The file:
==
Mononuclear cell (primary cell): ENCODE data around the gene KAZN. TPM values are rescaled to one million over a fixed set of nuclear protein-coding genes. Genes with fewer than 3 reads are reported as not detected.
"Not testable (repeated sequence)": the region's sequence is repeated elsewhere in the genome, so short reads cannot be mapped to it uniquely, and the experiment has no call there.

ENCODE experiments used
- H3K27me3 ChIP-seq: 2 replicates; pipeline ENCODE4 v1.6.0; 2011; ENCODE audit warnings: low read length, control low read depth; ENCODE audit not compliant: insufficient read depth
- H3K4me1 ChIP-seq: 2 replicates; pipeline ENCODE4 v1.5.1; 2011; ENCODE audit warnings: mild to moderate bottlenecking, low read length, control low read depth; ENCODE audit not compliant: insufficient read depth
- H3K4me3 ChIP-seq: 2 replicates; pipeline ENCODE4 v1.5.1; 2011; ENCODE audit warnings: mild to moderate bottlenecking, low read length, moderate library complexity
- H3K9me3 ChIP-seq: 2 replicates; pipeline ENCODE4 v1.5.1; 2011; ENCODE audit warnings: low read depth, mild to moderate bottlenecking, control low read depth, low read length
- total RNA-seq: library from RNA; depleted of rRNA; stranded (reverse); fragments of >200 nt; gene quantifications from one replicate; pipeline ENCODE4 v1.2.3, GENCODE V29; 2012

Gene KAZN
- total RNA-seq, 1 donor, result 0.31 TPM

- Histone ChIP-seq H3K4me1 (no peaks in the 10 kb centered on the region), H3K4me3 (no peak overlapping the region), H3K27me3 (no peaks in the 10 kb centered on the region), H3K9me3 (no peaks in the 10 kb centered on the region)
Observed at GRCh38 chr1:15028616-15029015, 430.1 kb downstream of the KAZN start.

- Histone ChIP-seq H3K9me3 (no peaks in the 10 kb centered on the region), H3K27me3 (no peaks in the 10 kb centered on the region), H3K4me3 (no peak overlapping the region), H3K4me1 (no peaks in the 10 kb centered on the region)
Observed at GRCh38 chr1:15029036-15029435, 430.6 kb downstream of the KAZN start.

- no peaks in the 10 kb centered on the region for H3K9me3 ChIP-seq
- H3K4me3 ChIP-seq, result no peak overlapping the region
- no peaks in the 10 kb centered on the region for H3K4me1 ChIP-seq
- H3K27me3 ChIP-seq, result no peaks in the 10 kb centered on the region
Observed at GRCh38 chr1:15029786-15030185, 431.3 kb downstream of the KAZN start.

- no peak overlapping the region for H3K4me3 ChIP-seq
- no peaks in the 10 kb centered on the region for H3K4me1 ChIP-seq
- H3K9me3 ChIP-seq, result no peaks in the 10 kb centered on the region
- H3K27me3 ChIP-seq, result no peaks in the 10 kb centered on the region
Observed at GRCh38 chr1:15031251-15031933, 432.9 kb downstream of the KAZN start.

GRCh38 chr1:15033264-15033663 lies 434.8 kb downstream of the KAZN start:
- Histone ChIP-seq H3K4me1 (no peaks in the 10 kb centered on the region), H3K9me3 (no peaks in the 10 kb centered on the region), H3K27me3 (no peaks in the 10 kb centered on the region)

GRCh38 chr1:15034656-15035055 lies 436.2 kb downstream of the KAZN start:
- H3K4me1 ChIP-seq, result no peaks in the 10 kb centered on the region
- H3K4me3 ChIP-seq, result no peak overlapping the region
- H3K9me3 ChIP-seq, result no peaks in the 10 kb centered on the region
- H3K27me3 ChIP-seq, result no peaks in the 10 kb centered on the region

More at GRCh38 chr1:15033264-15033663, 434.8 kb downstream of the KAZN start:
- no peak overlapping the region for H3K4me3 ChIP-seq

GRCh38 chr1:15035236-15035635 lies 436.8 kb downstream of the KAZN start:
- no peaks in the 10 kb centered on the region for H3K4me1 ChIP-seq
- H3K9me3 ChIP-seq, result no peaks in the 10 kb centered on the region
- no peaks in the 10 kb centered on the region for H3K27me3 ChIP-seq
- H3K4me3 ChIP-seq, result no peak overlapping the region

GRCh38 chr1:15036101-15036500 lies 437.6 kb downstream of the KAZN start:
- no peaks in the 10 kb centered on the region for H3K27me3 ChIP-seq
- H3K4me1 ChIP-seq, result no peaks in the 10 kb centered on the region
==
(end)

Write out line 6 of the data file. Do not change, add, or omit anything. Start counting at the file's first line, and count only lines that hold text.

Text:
- H3K4me3 ChIP-seq: 2 replicates; pipeline ENCODE4 v1.5.1; 2011; ENCODE audit warnings: mild to moderate bottlenecking, low read length, moderate library complexity